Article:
“ This balance of produce and consumption is entirely different from what is called the balance of
trade,* or balance of imports and exports. When the former is advantageous, the latter is always favourable; and when the balance of produce and consumption is unfavourable, it is not in the power of a beneficial balance of trade to check or ward off its pernicious influence."
Adam Smith advances in this respect an assertion which it is proper to investigate, in order to ascertain the nature and difference of the two balances.
He thinks that the balance of produce and consumption may be constantly in favour of a nation, though what is called the balance of trade be generally against it. “A nation,” he says, " may import to a greater value than it exports for half a century, perhaps, together; the gold and silver which comes into it during all this time may be all immediately sent out of it; its circulating coin may gradually decay, different sorts of paper-money being substituted in its place, and even the debts which it contracts in the principal nations with whom it deals may be gradually increasing; and yet its real wealth, the exchangeable value of the annual produce of its lauds and labour, may, during the same period, have been increasing in a much greater proportion, The state of the North-American colonies and of the trade which they carried on with Great Britain before the American war, may serve as a proof that this is by no means an impossible supposition."'t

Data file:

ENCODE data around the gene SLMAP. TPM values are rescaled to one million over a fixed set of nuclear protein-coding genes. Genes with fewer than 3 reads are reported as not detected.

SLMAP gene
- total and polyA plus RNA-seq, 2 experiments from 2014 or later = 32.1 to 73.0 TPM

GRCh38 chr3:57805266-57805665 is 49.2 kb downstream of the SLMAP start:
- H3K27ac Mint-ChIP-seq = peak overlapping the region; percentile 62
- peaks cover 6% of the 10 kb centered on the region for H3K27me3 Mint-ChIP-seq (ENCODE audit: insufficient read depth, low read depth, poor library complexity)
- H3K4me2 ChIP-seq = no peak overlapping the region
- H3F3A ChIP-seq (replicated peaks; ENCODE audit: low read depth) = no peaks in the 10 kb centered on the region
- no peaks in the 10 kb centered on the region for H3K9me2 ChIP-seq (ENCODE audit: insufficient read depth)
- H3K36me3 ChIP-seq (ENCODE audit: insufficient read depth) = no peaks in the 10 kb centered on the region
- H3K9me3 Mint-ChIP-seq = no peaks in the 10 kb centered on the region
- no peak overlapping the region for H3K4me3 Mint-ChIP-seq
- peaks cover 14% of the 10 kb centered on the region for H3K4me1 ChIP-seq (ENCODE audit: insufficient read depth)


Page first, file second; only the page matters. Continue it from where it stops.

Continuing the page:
This seems a strange phenomenon. How is it to
* Wealth of Nations, vol. i1. page 260.
be credited, that a country which annually exports commodities inferior in value to what it imports, which we will suppose, purchases abroad goods to the amount of ten millions, and exports produce amounting only to five millions, which of course contracts every year a debt of five millions ; how is it to be credited, I say, that such a country should cover this excess of expenditure abroad with an equal or superior excess of its income at home ?
The phenomonon is however explained in the simplest manner,
The excess of foreign commerce imported into a country above the productions exported is not always consumed in the country as part of the national income, but as part of the circulating capital destine ed to augment the fixed capital which produces a revenue. These five millions are consequently a loan borrowed from foreigners, to increase the annual la. bour, to embark in undertakings the abundent produce of which does more than cover the loan and the interest or profit due to the creditors. Ju'this instance alone, it is true that an unfavourable balance of trade is not a proof of declining wealth, and may even prove not injurious to the progressive prosperity of a country.